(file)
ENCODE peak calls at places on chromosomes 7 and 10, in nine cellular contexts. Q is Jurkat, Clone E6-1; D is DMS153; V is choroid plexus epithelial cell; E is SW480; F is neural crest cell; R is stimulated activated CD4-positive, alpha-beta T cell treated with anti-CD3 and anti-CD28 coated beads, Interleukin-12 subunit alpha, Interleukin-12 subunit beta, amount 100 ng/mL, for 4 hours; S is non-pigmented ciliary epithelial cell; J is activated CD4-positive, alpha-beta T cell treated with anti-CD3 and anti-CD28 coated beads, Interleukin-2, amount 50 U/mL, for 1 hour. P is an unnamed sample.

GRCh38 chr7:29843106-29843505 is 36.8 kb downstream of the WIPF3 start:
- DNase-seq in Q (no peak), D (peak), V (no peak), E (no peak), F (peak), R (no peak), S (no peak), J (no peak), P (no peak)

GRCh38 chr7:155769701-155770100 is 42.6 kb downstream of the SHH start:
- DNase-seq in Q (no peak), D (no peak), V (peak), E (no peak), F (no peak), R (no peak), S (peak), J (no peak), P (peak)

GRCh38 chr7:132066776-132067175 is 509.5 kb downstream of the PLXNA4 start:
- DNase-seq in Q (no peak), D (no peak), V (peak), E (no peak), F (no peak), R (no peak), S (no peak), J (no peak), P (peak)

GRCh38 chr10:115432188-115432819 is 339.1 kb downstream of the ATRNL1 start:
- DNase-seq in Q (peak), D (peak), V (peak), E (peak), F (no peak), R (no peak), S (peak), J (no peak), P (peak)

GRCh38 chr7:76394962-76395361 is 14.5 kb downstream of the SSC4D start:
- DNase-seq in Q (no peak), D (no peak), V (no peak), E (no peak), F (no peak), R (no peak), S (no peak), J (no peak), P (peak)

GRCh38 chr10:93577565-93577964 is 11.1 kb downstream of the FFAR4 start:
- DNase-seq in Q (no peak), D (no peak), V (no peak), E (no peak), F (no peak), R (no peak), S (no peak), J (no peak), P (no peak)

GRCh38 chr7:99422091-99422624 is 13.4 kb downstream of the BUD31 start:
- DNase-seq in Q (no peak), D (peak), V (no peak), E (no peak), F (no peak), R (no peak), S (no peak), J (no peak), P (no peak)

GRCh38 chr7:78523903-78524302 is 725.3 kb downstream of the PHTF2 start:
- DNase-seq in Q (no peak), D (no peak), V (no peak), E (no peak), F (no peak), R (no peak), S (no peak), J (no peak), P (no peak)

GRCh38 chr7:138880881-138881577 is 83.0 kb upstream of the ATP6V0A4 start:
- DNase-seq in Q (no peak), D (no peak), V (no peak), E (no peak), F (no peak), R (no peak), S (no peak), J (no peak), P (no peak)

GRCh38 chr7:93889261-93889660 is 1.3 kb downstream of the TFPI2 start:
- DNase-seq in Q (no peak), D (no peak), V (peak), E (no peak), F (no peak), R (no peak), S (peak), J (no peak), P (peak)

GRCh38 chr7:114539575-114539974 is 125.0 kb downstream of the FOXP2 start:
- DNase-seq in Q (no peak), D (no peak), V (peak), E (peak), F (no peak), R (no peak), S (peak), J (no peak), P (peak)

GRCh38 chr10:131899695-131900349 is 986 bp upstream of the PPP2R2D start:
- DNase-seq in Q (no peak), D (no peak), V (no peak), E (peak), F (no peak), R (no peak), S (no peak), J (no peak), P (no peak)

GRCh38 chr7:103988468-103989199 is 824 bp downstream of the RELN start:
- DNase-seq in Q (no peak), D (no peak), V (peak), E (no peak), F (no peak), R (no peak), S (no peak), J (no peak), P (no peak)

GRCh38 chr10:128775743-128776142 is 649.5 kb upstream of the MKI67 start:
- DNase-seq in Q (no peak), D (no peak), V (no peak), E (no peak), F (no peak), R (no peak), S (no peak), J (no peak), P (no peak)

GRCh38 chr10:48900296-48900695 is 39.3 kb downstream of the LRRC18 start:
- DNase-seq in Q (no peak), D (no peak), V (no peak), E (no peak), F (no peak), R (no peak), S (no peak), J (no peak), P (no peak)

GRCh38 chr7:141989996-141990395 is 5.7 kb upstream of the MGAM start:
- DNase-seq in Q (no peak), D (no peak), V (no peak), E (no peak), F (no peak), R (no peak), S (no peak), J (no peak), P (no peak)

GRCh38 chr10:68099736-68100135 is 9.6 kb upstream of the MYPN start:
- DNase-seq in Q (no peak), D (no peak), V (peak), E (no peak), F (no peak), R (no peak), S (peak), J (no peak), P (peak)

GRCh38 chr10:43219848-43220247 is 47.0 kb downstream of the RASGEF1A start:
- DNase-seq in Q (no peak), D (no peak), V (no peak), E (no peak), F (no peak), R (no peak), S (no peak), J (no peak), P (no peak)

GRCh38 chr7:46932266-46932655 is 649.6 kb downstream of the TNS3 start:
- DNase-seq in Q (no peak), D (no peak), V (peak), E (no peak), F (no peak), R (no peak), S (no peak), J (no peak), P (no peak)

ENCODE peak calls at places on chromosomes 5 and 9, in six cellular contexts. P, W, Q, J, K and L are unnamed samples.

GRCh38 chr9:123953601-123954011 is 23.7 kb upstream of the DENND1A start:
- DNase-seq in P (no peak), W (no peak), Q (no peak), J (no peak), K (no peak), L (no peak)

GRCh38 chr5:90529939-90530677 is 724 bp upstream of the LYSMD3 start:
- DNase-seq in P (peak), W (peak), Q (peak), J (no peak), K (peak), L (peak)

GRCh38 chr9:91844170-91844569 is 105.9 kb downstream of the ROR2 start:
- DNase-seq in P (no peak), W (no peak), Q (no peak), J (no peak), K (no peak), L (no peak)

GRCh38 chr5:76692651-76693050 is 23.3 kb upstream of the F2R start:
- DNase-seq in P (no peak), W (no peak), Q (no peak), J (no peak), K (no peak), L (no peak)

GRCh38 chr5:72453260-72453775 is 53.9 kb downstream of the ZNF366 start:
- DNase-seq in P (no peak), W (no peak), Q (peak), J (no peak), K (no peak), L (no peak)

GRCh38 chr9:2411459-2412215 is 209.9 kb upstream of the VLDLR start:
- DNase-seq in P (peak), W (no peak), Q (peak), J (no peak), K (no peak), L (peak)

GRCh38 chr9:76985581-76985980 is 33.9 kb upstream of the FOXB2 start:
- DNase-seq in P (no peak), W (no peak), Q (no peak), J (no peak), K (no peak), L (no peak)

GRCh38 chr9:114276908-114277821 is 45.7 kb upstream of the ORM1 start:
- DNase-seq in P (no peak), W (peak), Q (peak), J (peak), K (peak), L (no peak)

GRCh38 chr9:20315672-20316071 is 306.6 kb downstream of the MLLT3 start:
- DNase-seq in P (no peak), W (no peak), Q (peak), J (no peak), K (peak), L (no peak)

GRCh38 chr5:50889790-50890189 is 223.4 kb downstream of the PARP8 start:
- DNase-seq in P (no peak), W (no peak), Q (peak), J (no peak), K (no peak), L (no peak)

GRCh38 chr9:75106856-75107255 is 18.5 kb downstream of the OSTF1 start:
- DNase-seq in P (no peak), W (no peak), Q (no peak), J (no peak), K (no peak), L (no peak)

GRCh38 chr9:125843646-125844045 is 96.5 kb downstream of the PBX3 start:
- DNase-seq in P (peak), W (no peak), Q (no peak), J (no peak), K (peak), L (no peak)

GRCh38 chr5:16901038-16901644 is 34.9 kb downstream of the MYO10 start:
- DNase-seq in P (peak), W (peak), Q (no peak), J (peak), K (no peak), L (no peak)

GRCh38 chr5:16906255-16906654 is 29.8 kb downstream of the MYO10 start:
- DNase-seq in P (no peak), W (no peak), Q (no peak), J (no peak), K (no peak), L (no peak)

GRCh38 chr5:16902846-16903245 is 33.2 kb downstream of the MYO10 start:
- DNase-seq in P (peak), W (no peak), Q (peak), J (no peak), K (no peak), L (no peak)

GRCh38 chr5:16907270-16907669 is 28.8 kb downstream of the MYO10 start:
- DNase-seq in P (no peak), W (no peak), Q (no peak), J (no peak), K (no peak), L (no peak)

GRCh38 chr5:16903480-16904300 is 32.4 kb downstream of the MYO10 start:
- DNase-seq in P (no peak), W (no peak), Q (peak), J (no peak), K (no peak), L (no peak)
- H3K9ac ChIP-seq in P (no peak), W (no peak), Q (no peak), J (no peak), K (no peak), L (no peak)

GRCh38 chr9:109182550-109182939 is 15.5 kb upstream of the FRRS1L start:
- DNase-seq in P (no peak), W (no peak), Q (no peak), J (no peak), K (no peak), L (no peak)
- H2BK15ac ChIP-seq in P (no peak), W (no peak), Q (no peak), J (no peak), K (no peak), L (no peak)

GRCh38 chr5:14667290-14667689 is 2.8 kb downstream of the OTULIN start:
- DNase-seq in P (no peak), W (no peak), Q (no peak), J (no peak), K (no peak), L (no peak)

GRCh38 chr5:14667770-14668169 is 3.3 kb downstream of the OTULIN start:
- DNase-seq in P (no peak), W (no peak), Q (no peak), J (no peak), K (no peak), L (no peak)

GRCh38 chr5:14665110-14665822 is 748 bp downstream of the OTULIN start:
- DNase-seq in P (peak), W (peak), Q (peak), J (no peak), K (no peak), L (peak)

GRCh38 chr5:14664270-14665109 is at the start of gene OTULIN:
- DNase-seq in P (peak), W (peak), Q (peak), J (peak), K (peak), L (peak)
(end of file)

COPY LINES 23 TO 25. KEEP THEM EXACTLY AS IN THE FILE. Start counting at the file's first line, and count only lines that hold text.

- DNase-seq in Q (no peak), D (no peak), V (peak), E (peak), F (no peak), R (no peak), S (peak), J (no peak), P (peak)

GRCh38 chr10:131899695-131900349 is 986 bp upstream of the PPP2R2D start:
- DNase-seq in Q (no peak), D (no peak), V (no peak), E (peak), F (no peak), R (no peak), S (no peak), J (no peak), P (no peak)